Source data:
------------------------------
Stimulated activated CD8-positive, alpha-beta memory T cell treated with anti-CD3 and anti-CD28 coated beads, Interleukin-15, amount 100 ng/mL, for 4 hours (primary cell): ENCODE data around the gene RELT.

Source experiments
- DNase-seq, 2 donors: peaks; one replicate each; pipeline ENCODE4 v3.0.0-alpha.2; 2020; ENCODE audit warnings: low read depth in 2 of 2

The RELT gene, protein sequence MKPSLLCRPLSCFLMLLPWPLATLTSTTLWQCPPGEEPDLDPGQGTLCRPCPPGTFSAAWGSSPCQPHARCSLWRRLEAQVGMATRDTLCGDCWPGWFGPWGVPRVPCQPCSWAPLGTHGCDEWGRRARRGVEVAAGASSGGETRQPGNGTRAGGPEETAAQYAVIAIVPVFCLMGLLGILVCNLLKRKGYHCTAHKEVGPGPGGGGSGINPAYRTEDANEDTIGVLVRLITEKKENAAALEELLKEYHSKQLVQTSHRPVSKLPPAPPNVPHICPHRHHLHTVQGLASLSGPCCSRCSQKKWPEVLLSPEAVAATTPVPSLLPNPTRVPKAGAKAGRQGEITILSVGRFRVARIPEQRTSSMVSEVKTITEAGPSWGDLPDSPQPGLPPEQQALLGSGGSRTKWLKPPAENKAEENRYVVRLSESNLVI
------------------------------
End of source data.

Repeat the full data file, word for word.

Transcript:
Stimulated activated CD8-positive, alpha-beta memory T cell treated with anti-CD3 and anti-CD28 coated beads, Interleukin-15, amount 100 ng/mL, for 4 hours (primary cell): ENCODE data around the gene RELT.

Source experiments
- DNase-seq, 2 donors: peaks; one replicate each; pipeline ENCODE4 v3.0.0-alpha.2; 2020; ENCODE audit warnings: low read depth in 2 of 2

The RELT gene, protein sequence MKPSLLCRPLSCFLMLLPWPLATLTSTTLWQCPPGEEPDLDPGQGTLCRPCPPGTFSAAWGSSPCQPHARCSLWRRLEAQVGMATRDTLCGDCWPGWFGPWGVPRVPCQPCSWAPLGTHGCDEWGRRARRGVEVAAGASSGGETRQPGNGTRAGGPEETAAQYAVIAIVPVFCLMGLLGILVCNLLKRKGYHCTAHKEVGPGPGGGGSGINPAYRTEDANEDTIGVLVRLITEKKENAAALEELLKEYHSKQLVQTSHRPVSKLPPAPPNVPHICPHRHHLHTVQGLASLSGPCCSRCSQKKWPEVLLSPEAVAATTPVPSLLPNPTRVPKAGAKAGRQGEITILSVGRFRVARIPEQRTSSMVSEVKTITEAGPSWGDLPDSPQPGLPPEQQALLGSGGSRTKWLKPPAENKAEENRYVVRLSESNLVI